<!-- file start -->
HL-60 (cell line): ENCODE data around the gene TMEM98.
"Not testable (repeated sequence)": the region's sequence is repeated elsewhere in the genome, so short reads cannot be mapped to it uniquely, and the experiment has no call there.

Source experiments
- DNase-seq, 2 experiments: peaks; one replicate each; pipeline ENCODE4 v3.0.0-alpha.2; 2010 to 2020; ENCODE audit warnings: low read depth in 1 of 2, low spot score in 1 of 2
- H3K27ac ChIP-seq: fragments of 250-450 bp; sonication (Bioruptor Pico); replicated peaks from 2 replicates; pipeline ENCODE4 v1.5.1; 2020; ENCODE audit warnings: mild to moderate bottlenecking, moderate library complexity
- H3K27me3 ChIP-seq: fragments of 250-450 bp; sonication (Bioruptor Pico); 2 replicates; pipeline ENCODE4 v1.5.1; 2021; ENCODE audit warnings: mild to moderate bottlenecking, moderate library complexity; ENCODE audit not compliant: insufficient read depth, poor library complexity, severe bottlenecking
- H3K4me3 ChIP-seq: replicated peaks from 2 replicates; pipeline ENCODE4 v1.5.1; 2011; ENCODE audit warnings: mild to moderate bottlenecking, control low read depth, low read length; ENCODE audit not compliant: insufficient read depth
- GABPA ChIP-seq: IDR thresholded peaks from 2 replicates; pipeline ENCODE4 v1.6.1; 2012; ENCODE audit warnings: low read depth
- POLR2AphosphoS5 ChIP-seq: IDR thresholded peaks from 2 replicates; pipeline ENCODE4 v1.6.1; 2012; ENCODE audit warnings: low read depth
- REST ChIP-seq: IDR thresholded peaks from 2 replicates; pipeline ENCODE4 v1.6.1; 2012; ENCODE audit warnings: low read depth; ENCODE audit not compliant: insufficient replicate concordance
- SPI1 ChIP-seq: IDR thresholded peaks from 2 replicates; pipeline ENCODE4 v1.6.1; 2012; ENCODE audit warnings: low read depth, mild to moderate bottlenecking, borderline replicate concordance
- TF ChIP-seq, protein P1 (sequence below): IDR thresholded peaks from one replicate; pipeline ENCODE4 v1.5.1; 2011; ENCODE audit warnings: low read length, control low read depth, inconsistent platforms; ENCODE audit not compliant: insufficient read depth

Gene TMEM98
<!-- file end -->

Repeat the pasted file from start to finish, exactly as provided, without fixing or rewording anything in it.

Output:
HL-60 (cell line): ENCODE data around the gene TMEM98.
"Not testable (repeated sequence)": the region's sequence is repeated elsewhere in the genome, so short reads cannot be mapped to it uniquely, and the experiment has no call there.

Source experiments
- DNase-seq, 2 experiments: peaks; one replicate each; pipeline ENCODE4 v3.0.0-alpha.2; 2010 to 2020; ENCODE audit warnings: low read depth in 1 of 2, low spot score in 1 of 2
- H3K27ac ChIP-seq: fragments of 250-450 bp; sonication (Bioruptor Pico); replicated peaks from 2 replicates; pipeline ENCODE4 v1.5.1; 2020; ENCODE audit warnings: mild to moderate bottlenecking, moderate library complexity
- H3K27me3 ChIP-seq: fragments of 250-450 bp; sonication (Bioruptor Pico); 2 replicates; pipeline ENCODE4 v1.5.1; 2021; ENCODE audit warnings: mild to moderate bottlenecking, moderate library complexity; ENCODE audit not compliant: insufficient read depth, poor library complexity, severe bottlenecking
- H3K4me3 ChIP-seq: replicated peaks from 2 replicates; pipeline ENCODE4 v1.5.1; 2011; ENCODE audit warnings: mild to moderate bottlenecking, control low read depth, low read length; ENCODE audit not compliant: insufficient read depth
- GABPA ChIP-seq: IDR thresholded peaks from 2 replicates; pipeline ENCODE4 v1.6.1; 2012; ENCODE audit warnings: low read depth
- POLR2AphosphoS5 ChIP-seq: IDR thresholded peaks from 2 replicates; pipeline ENCODE4 v1.6.1; 2012; ENCODE audit warnings: low read depth
- REST ChIP-seq: IDR thresholded peaks from 2 replicates; pipeline ENCODE4 v1.6.1; 2012; ENCODE audit warnings: low read depth; ENCODE audit not compliant: insufficient replicate concordance
- SPI1 ChIP-seq: IDR thresholded peaks from 2 replicates; pipeline ENCODE4 v1.6.1; 2012; ENCODE audit warnings: low read depth, mild to moderate bottlenecking, borderline replicate concordance
- TF ChIP-seq, protein P1 (sequence below): IDR thresholded peaks from one replicate; pipeline ENCODE4 v1.5.1; 2011; ENCODE audit warnings: low read length, control low read depth, inconsistent platforms; ENCODE audit not compliant: insufficient read depth

Gene TMEM98